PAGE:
Democrats need to learn really important lessons from her campaign and from her success as an elected official. Because that is the story we need to be telling and the work we need to be focusing on right now in this country.
Another candidate in the race, Karen Spilka, got a lot of endorsements from labor unions. And you don’t have a section on your website devoted to labor. Do you see yourself as an ally of organized labor and the union movement, which is facing a lot of difficulties both at the federal level and the state level today?
I have a very strong labor record in the state legislature—I’m very proud of that record. I have stood up to House Democratic leaders as they’ve tried to strip away collective bargaining benefits, both pensions and healthcare benefits, while others in this race [like frontrunner Sen. Katherine Clark] were the ones leading the charge trying to force a compromise to happen. I thought it was a disgrace for Democrats here in Massachusetts to be doing something far too similar to what Scott Walker had done in Wisconsin. It was a terrible message and terrible policy, and I opposed it.
I’m very proud of my labor record. A lot of public employee unions have been really thrashed around the country and in Massachusetts, and I’ve always stood on their side. We have, I think, a national attack on the right to organize, on the right to form unions, on the right to collectively bargain. I would say it is the requirement of Democrats in public office to defend those rights and not compromise on those core values.
Do you have any feelings about the Employee Free Choice Act, long-stalled legislation that would make it easier for workers to organize unions?
I support it. I was also a supporter and a co-sponsor of card check legislation here at the state legislature we passed a couple terms ago as well.
Let’s say you’re elected. There are a number of different ways you can go about legislating. You can be really outspoken—the Dennis Kucinich sort of approach. There are other progressives in Congress who work more behind the scenes, somebody like Sen. Sherrod Brown (D-Ohio). What’s your strategy?
I’m an organizer. I think the job of a legislator is to figure out how to develop a strategy to win, whether it’s short-term or long-term depending on the issue, develop that strategy and organize towards it. It’s why I co-founded the [Massachusetts] Progressive Caucus to create a space for progressive organizing in the state legislature. It’s why I have the endorsements of at least five members of Congress now.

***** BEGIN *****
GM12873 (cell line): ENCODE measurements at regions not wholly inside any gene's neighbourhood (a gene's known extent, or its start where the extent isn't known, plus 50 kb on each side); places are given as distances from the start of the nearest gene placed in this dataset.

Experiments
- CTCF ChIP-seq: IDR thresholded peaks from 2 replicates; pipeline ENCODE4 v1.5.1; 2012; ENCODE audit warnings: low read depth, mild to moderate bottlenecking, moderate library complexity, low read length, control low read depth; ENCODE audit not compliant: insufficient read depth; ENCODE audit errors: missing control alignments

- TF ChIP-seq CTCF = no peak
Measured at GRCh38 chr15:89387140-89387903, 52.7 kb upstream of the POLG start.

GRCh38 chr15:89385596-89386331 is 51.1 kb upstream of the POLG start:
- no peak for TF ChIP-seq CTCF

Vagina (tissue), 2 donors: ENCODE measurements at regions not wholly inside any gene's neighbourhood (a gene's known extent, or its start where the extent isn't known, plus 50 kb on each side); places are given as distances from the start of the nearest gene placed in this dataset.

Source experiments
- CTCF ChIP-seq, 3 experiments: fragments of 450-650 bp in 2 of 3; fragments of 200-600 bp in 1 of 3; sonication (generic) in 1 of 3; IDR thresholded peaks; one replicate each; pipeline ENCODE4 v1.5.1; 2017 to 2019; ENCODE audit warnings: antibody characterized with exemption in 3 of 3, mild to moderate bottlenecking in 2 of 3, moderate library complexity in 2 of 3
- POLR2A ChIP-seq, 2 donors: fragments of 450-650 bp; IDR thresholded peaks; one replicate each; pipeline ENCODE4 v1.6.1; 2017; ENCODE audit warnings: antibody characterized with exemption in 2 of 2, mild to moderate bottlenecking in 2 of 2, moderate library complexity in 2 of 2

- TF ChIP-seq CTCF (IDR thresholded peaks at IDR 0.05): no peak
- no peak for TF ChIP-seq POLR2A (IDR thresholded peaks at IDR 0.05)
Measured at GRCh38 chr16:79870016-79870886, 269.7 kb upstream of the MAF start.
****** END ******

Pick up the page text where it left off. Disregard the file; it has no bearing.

It’s really easy to show up and cast a vote, issue a press release, and go home and say you’ve done something good for the progressive community. It’s much harder to show up and do the organizing work day by day over years to build up support for some of the most challenging issues we face.
When I got into the legislature, the minimum wage was going to be increased. And the Speaker of the House agreed to a small increase. Most of my Democratic colleagues said, thank you, Mr. Speaker, we’re preparing to send out the press releases. I didn’t. I organized a number of my progressive colleagues and I filed an amendment to increase it to $8 an hour, the highest in the country at the time.
I lined up the votes, person by person, working with a coalition of organizations that were working on the bill with us. And the Speaker called me into his office, and said we’re going to $7.50 an hour, that’s it. I said, no, Mr. Speaker, we have a majority of the votes lined up for $8 an hour and we’re calling the vote. And all he could say was congratulations, it’s $8 an hour. That wouldn’t have happened if I didn’t get in the trenches to figure out what the strategy was to win on that particular issue. And that’s a role I take very seriously.
What long-run goals are you most passionate about?
The gap between rich and poor is the biggest long-term economic justice issue that we have to bring direct focus on. We’ve seen the gap grow over the last 30 years—my entire lifetime essentially, I’m 35. It’s only gotten worse. Within that long-term conversation, there are specific economic policies we need to be focusing on: increasing the minimum wage, progressive taxation reforms, and [ensuring] that capital gains are taxed at the same rate as income for people that work. We need to make sure that we close some of the corporate loopholes so that you don’t get paid to ship jobs overseas and not subsidize Big Oil and Big Gas anymore. We can’t fix the gap overnight, but we have to begin putting in place policies that shrink it.
Cole Stangler is an In These Times staff writer and Schumann Fellow based in Washington D.C., covering labor, trade, foreign policy and environmental issues. His reporting has appeared in The Huffington Post and The American Prospect, and has been cited in The New York Times. He can be reached at cole[at]inthesetimes.com. Follow him on Twitter @colestangler.